We arrived off the boat at 6am. Full of a nasty head cold. The first day was to Braintree to see my first cousin once removed (Charles Mason) and his wife Harsha. It was a nice start to the ride, little lane ways and quiet roads, at least once we were away from the main heavy traffic from the boat.
One of the first stops was for coffee, and, my personal favourite, clotted cream and jam. A perfect start to the day. I’m going to have to see if I can source clotted cream in New Zealand.
Anyway – onwards towards Braintree, and to the scary part of the day – and possibly of the trip. So, the method for navigating was to go to Google, put in points A and B, and then tell it to take you there by bike. Now, Google routed us along the A12. I knew that A roads are main roads (one below motorways), but I thought Google would have better sense. The A12 is like a motorway, in that it has a lot of fast moving heavy traffic, but it is worse than a motorway, in that it doesn’t have a hard shoulder. Dutifully following Google’s instructions (we’ve given our navigation voice a persona – Betty), Betty brought us down onto the A12, and I trusted her. Maaike had better sense and after about 500m on the A12 told me in no uncertain terms that we were getting off this road NOW. Good call. We walked down the A12 for about 2km until we found a field that we were able to exit through and get back onto a sane road. Since then, I get Google to give us the basic route, and then take a close look to see if there are smaller routes / better alternatives.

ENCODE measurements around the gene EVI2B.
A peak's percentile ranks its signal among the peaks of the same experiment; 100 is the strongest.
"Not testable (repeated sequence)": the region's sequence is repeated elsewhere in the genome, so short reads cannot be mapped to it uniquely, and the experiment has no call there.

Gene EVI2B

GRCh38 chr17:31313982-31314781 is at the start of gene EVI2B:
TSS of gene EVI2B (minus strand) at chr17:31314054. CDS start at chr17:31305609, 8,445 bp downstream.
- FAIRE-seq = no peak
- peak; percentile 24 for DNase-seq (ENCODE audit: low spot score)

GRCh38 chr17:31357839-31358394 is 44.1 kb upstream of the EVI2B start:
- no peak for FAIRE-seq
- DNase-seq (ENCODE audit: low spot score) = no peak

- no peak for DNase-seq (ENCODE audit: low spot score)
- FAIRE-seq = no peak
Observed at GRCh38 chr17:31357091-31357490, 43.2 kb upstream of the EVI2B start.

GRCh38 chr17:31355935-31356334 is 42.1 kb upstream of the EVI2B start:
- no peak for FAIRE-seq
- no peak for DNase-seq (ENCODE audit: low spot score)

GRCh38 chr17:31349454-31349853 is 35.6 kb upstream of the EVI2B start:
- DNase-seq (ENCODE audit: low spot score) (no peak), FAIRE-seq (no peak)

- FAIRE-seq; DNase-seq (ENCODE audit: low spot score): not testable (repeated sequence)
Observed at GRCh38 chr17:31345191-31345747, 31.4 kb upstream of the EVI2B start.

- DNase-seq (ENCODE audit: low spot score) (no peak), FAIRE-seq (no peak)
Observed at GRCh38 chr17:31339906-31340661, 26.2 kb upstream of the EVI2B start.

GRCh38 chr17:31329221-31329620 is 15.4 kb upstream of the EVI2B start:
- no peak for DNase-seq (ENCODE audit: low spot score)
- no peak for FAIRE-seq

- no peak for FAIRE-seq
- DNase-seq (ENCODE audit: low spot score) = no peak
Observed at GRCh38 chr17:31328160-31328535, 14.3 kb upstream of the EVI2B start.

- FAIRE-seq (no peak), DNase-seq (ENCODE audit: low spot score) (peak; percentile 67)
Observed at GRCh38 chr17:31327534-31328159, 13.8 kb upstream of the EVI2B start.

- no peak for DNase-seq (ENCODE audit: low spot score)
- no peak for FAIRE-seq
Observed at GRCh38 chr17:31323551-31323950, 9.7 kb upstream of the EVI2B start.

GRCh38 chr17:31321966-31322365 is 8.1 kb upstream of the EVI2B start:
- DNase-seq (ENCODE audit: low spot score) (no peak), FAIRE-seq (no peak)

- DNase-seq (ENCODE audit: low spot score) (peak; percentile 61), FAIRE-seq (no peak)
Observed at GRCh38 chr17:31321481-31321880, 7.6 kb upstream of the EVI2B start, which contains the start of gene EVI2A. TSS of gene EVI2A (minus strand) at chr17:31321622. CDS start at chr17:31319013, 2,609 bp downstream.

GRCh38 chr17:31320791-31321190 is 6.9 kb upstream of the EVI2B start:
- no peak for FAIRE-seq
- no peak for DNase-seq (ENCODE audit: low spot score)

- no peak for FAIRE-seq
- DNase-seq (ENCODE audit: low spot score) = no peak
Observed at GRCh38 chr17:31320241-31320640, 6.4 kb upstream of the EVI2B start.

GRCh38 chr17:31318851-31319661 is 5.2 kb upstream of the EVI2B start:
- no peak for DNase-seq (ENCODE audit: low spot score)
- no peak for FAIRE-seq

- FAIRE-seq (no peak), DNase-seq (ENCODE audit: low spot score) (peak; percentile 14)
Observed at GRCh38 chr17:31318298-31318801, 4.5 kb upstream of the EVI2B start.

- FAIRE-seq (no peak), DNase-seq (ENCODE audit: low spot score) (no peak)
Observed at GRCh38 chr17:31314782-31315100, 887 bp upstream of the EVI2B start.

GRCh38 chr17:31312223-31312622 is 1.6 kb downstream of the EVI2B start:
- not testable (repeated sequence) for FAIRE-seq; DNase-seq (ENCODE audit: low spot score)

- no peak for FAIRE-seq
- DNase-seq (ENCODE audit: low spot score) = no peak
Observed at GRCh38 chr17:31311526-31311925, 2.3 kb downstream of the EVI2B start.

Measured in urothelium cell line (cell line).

Made it to Braintree, and had a lovely evening with Charles & Harsha. Charles does a lot of cycling and gave us excellent route information for getting to London.
For the trip to London, we hardly saw cars as we were on disused railway lines and canals for most of the way, far nicer than that awful A12 business. We did stop at a pub (the Black Bull), and I must say, Maaike and I were both very disappointed in the level of service. I think we’re just completely spoiled in NZ where there is a really excellent service culture. The owners were pretty grumpy, the filter coffee watery, and they didn’t even hold the heavy double doors while I was carrying the coffee out. I dunno, it sounds trivial or that I’m spoiled, and maybe I am, but in NZ it really feels that wherever you’re stopping the people are generally pleased to see you and happy to help.
Anyway, ra ra ra, on to London, down alongside the canals of the Lee Valley and in to Hackney central where my cousin Thomas lives. We were able to get about 2km from Thomas before we had to venture onto actual roads. I was surprised and happy to see how far you can get in London on these sneaky cycle routes.
When we got to Thomas’ flat I was a little nervous of where we’d put the bike, even though he said he had somewhere for it! In the event, we did shuffle it into the bike room and it fit perfectly. Very happy to be in Hackney and see Thomas again. Perfect.